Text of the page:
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Speed is the distance traveled by a body in unit time. The speed of a body is independent of the direction in which it moves. The velocity of a body is the displacement in unit time. The velocity of a body is dependent on the direction of its motion. For instance, if a body goes up 5 m in a second or goes down 5 m in a second its speed is 5 m/s in both the cases, the velocity of the body on the other hand is has opposite signs.
When a body is in uniform circular motion, the distance being traveled by the body in unit time remains the same. The direction of motion is what changes continuously which means the velocity of the body is not the same.
The reason for a change in velocity is the centripetal acceleration of the body which results in a constant change in velocity and makes the body move in a circular path.
It is better to say "In a uniform circular motion the velocity continuously changes", because speed usually refers to the magnitude of the velocity and doesn't change in a uniform circular motion.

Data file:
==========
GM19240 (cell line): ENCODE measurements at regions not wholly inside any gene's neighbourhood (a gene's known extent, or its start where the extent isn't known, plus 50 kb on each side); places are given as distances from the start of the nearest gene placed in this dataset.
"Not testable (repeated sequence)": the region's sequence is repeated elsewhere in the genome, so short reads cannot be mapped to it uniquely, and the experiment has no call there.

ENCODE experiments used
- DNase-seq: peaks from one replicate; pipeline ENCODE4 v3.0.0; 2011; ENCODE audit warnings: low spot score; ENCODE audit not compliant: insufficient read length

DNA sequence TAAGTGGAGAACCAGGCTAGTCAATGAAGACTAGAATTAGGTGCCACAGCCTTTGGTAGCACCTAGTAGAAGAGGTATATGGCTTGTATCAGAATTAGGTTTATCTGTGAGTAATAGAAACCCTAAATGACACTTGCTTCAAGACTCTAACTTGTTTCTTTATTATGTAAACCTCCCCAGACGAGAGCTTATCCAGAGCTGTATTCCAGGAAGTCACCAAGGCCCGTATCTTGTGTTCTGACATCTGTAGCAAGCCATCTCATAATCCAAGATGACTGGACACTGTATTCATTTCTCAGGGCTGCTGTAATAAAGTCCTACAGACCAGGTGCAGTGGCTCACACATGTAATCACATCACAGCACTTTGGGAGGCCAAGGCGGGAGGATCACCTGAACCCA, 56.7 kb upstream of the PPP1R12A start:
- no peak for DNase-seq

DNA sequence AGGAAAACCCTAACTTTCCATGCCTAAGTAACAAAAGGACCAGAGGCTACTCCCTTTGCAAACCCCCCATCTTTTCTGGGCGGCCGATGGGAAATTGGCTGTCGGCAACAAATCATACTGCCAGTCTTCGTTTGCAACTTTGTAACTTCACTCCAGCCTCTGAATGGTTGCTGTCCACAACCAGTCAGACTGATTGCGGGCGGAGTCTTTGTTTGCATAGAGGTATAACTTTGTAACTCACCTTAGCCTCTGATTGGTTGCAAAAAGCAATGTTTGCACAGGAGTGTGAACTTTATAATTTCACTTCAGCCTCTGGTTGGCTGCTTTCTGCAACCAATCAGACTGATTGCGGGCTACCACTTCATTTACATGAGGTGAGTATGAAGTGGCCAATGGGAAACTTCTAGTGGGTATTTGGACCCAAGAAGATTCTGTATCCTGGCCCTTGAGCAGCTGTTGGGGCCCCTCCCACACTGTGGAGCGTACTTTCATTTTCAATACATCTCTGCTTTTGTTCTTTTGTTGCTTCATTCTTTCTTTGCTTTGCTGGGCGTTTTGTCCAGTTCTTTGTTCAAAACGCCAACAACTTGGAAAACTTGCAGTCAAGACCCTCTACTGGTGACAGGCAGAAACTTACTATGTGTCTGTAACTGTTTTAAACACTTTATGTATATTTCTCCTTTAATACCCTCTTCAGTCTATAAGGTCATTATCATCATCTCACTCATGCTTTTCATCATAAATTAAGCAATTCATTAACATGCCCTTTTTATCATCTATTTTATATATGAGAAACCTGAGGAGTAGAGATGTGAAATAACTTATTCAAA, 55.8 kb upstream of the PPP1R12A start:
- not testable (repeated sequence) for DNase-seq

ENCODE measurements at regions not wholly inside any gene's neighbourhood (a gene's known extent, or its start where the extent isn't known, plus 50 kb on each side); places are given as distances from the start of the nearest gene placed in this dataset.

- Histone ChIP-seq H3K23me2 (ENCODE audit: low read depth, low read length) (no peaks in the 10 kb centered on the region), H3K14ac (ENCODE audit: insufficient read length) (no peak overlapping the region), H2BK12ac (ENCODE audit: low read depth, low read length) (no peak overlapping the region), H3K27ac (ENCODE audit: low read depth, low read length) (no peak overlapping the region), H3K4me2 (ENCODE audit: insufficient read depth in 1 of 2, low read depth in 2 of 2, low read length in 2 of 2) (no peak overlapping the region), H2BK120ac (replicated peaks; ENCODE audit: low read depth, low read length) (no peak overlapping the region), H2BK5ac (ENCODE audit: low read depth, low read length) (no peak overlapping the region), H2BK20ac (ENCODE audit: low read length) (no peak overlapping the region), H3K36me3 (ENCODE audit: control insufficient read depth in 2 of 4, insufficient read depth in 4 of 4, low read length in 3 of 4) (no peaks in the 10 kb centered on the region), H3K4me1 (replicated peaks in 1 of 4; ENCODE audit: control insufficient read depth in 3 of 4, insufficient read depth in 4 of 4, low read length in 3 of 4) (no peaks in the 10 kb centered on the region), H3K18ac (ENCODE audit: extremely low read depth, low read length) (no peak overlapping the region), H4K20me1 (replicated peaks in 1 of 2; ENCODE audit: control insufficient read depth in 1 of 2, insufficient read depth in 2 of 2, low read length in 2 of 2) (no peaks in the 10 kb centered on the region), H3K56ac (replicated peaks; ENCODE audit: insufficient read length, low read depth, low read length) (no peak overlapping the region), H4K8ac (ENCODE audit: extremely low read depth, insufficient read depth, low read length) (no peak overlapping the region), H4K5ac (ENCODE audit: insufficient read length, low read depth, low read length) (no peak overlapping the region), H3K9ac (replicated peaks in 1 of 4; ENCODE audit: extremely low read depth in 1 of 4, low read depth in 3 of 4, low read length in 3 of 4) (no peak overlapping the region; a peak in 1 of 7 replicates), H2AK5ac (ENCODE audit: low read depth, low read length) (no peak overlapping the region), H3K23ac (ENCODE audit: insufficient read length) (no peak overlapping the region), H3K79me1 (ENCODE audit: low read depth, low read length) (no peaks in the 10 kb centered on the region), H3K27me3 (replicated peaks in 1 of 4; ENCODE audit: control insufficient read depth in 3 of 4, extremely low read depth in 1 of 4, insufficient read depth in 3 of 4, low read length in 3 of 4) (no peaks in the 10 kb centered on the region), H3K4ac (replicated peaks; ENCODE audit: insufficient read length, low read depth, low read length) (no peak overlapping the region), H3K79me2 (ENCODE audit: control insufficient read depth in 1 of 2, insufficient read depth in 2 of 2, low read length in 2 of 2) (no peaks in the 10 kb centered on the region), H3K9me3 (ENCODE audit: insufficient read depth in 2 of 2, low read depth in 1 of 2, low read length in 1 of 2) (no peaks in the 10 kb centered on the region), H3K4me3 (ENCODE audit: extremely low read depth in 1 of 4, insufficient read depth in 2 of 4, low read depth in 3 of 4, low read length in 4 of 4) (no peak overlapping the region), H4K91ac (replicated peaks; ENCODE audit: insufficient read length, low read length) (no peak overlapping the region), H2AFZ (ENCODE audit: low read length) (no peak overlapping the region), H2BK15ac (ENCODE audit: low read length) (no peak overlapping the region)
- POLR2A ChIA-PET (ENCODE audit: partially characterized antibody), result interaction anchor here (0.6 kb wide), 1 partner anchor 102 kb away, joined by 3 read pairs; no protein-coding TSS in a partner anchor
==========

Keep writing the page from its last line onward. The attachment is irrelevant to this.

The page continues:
For this question, the answer is the direction of body's movement. The direction of the velocity continuously changes, while the magnitude of the velocity remains unchanged.
The question, as it stands, is flawed. Uniform circular motion, by definition, is motion in a circle at a uniform (constant) speed. It is thus incorrect to say that the speed continuously changes in uniform circular motion. To fix the question, the word “velocity” should be substituted in place of the word “speed.” Unlike speed, velocity is a vector, meaning it has both magnitude and direction. While the magnitude of the velocity (the speed) does not change, its direction does change. At any given instant during one of its revolutions, the body is moving in a different direction, thus its velocity is technically changing. This is known as centripetal acceleration.
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